6. Racial equity becomes a rallying cry for arts policy and philanthropy
The past ten years have produced a flurry of diversity, equity and inclusion initiatives in the arts, prompted by the efforts of artists of color and the communities that support them. These efforts have gained significant ground thanks to grantmakers restructuring their criteria to address long-standing inequities in the arts ecosystem. Foundations and national agencies such as the Canada Council for the Arts and Arts Council England adopted new policies, resulting in organizations attempting to diversify their staffs and promote wider representation in race, cultural background, gender, and sexual orientation – onstage, backstage, and on screen. The results of these efforts can be hard to gauge: for example, despite Hollywood waking up to its “diversity problem” and an #oscarssowhite movement that contributed to the 2017 Academy Awards honoring the most diverse pool of contenders to date, there’s little evidence yet that it’s more than just a blip on the radar, and 2018 is predicted to be #oscarsstillsowhite. And it’s not just about the film industry: funding gaps continue to be a problem in rural areas and among communities of color across the arts sector. The increased interest in racial equity and social justice takes place against a backdrop of larger cultural shifts in the United States and worldwide: the past decade has witnessed both the election of first African-American president and a sharp increase in racial tensions and anti-immigrant sentiment. In the U.S., the Black Lives Matter movement has strongly influenced conversations about racial equity, while in Canada and Australia that issue centers more on reconciliation with Indigenous populations – particularly prominent this year during a series of controversies surrounding cultural appropriation in publishing and journalism.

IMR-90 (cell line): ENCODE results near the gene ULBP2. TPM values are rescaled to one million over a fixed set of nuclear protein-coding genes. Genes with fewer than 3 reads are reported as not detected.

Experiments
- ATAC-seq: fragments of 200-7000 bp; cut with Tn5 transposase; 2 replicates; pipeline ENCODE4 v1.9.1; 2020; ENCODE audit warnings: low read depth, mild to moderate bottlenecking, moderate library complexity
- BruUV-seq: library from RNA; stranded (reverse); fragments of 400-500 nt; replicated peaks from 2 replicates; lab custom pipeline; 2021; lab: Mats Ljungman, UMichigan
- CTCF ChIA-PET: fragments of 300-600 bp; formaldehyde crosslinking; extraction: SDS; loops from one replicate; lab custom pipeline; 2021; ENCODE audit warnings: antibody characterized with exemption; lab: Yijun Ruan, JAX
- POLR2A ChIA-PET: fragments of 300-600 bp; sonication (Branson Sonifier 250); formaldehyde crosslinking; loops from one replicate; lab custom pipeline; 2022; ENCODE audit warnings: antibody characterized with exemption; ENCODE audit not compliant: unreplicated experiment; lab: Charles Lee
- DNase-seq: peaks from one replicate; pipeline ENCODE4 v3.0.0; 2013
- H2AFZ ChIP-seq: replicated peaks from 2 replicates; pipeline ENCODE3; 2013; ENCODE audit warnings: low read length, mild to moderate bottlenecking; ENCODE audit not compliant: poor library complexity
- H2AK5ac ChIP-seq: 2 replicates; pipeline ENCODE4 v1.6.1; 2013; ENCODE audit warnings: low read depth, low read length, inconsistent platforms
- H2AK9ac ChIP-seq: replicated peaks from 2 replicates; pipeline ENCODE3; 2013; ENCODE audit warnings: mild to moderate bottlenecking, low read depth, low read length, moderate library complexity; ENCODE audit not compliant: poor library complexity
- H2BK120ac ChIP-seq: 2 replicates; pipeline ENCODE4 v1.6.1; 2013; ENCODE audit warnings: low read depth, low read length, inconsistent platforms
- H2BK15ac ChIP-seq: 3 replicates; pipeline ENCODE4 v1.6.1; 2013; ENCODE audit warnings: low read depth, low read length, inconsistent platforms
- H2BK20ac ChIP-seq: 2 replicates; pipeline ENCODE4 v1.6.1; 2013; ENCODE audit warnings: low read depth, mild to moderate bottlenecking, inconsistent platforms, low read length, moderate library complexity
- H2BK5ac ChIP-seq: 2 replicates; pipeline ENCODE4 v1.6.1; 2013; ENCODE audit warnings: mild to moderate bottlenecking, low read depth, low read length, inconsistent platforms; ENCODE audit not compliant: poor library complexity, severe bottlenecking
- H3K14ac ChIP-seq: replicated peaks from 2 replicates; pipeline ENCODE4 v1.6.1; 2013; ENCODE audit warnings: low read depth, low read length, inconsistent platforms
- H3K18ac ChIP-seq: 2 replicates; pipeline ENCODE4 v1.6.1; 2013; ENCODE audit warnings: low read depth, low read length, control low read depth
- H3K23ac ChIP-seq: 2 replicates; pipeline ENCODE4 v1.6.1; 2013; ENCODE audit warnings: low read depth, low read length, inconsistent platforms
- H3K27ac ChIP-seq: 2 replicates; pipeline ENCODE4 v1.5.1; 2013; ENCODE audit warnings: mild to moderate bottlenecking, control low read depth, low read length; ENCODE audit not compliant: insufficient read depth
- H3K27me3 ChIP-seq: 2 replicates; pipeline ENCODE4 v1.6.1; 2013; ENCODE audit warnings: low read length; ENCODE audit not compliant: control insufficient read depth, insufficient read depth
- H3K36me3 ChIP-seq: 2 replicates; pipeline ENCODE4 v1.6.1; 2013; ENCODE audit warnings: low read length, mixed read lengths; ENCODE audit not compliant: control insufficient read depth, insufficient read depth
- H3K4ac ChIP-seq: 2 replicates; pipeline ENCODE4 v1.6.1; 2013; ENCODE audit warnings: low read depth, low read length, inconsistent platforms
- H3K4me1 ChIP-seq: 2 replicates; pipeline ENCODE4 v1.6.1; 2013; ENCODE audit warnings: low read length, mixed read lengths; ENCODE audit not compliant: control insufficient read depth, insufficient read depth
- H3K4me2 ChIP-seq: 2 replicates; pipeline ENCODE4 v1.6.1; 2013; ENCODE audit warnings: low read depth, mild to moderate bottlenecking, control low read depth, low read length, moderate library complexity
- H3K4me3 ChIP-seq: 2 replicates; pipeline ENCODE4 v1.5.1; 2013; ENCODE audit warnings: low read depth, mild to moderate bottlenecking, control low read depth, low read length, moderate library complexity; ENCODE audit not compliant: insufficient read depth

There’s still a long way to go, especially considering how growing nationalism impacts equity in the arts, and divergent views remain about what constitutes cultural equity based on the art produced or funded by any given organization or agency. But many artists, organizations, and policymakers seem to be ready to disrupt the status quo in ways that they did not ten years ago, with debates on equity in the blogosphere and funding policies for equity and inclusion marking a shift toward de-centering whiteness and acknowledging the schools of thought and traditions of culturally diverse arts practitioners. –Lauren Warnecke and Fari Nzinga
7. Asian governments make huge investments in cultural infrastructure